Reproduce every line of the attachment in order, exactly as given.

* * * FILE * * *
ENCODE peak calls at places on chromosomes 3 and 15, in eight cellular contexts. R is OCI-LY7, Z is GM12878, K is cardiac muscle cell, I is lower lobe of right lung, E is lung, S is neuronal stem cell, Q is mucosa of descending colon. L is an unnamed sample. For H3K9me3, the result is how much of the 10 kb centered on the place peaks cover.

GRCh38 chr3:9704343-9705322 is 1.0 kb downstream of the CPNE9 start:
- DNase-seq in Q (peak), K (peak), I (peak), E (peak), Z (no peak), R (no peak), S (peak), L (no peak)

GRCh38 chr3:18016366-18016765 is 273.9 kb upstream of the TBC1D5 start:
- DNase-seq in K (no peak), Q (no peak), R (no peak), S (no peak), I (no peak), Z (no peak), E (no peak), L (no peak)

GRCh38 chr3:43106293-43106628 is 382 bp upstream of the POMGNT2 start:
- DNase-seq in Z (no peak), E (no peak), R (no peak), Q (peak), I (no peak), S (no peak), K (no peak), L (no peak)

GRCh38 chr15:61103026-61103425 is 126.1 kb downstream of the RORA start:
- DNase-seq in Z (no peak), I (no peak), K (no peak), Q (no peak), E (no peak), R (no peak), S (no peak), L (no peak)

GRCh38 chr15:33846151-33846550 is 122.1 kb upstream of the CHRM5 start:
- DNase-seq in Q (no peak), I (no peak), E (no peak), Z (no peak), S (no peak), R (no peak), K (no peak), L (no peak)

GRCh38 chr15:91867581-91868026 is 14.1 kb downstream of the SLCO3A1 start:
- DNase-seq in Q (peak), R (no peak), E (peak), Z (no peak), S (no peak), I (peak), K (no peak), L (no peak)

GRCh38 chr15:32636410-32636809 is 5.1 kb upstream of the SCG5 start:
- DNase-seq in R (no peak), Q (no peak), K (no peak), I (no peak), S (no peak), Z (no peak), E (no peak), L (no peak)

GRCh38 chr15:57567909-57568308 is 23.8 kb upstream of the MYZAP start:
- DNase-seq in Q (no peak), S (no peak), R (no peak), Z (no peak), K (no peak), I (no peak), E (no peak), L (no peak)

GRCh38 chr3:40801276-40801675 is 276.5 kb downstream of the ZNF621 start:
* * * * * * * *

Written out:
ENCODE peak calls at places on chromosomes 3 and 15, in eight cellular contexts. R is OCI-LY7, Z is GM12878, K is cardiac muscle cell, I is lower lobe of right lung, E is lung, S is neuronal stem cell, Q is mucosa of descending colon. L is an unnamed sample. For H3K9me3, the result is how much of the 10 kb centered on the place peaks cover.

GRCh38 chr3:9704343-9705322 is 1.0 kb downstream of the CPNE9 start:
- DNase-seq in Q (peak), K (peak), I (peak), E (peak), Z (no peak), R (no peak), S (peak), L (no peak)

GRCh38 chr3:18016366-18016765 is 273.9 kb upstream of the TBC1D5 start:
- DNase-seq in K (no peak), Q (no peak), R (no peak), S (no peak), I (no peak), Z (no peak), E (no peak), L (no peak)

GRCh38 chr3:43106293-43106628 is 382 bp upstream of the POMGNT2 start:
- DNase-seq in Z (no peak), E (no peak), R (no peak), Q (peak), I (no peak), S (no peak), K (no peak), L (no peak)

GRCh38 chr15:61103026-61103425 is 126.1 kb downstream of the RORA start:
- DNase-seq in Z (no peak), I (no peak), K (no peak), Q (no peak), E (no peak), R (no peak), S (no peak), L (no peak)

GRCh38 chr15:33846151-33846550 is 122.1 kb upstream of the CHRM5 start:
- DNase-seq in Q (no peak), I (no peak), E (no peak), Z (no peak), S (no peak), R (no peak), K (no peak), L (no peak)

GRCh38 chr15:91867581-91868026 is 14.1 kb downstream of the SLCO3A1 start:
- DNase-seq in Q (peak), R (no peak), E (peak), Z (no peak), S (no peak), I (peak), K (no peak), L (no peak)

GRCh38 chr15:32636410-32636809 is 5.1 kb upstream of the SCG5 start:
- DNase-seq in R (no peak), Q (no peak), K (no peak), I (no peak), S (no peak), Z (no peak), E (no peak), L (no peak)

GRCh38 chr15:57567909-57568308 is 23.8 kb upstream of the MYZAP start:
- DNase-seq in Q (no peak), S (no peak), R (no peak), Z (no peak), K (no peak), I (no peak), E (no peak), L (no peak)

GRCh38 chr3:40801276-40801675 is 276.5 kb downstream of the ZNF621 start: